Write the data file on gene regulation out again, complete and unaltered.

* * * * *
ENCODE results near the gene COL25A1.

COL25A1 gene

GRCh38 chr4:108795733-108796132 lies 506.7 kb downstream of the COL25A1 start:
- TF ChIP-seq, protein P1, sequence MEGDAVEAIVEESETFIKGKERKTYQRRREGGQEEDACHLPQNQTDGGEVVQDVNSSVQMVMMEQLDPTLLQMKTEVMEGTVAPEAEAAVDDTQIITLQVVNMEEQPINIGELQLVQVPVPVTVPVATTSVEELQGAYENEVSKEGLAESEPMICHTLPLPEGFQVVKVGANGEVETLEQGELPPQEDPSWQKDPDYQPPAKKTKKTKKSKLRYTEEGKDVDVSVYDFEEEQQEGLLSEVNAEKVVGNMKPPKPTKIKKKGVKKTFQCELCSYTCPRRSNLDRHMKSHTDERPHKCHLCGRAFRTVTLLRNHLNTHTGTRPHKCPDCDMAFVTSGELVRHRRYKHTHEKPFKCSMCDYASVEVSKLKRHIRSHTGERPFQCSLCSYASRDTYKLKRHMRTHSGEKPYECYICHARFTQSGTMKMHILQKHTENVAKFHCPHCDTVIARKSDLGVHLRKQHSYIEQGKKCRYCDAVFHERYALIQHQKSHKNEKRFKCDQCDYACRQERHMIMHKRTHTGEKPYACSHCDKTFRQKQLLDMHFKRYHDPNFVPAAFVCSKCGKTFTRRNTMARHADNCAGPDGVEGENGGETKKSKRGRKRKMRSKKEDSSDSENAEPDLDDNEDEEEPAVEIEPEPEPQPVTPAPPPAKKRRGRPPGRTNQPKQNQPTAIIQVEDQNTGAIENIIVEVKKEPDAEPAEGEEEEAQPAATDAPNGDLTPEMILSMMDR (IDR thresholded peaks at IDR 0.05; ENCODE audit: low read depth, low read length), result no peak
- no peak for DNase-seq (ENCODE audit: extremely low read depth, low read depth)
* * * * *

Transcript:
ENCODE results near the gene COL25A1.

COL25A1 gene

GRCh38 chr4:108795733-108796132 lies 506.7 kb downstream of the COL25A1 start:
- TF ChIP-seq, protein P1, sequence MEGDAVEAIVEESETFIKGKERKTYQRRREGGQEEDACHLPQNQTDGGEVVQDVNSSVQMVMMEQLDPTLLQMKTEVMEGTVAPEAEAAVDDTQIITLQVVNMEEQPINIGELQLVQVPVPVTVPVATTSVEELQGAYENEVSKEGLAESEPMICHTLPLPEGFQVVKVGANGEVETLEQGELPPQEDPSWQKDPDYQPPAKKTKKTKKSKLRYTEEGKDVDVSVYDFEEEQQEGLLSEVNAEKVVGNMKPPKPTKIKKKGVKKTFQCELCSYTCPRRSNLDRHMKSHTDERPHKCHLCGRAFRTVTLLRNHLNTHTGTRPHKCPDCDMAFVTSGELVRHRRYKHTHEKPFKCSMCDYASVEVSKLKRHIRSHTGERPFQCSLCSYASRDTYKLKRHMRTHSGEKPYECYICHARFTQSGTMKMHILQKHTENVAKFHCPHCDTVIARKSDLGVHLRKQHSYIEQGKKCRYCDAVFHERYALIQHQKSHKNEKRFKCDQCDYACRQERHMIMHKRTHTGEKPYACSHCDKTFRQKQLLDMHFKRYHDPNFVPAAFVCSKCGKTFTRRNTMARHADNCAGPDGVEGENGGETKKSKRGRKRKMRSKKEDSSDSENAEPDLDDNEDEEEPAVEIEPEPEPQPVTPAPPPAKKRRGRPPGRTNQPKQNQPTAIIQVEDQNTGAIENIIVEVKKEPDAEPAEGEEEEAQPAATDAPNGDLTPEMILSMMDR (IDR thresholded peaks at IDR 0.05; ENCODE audit: low read depth, low read length), result no peak
- no peak for DNase-seq (ENCODE audit: extremely low read depth, low read depth)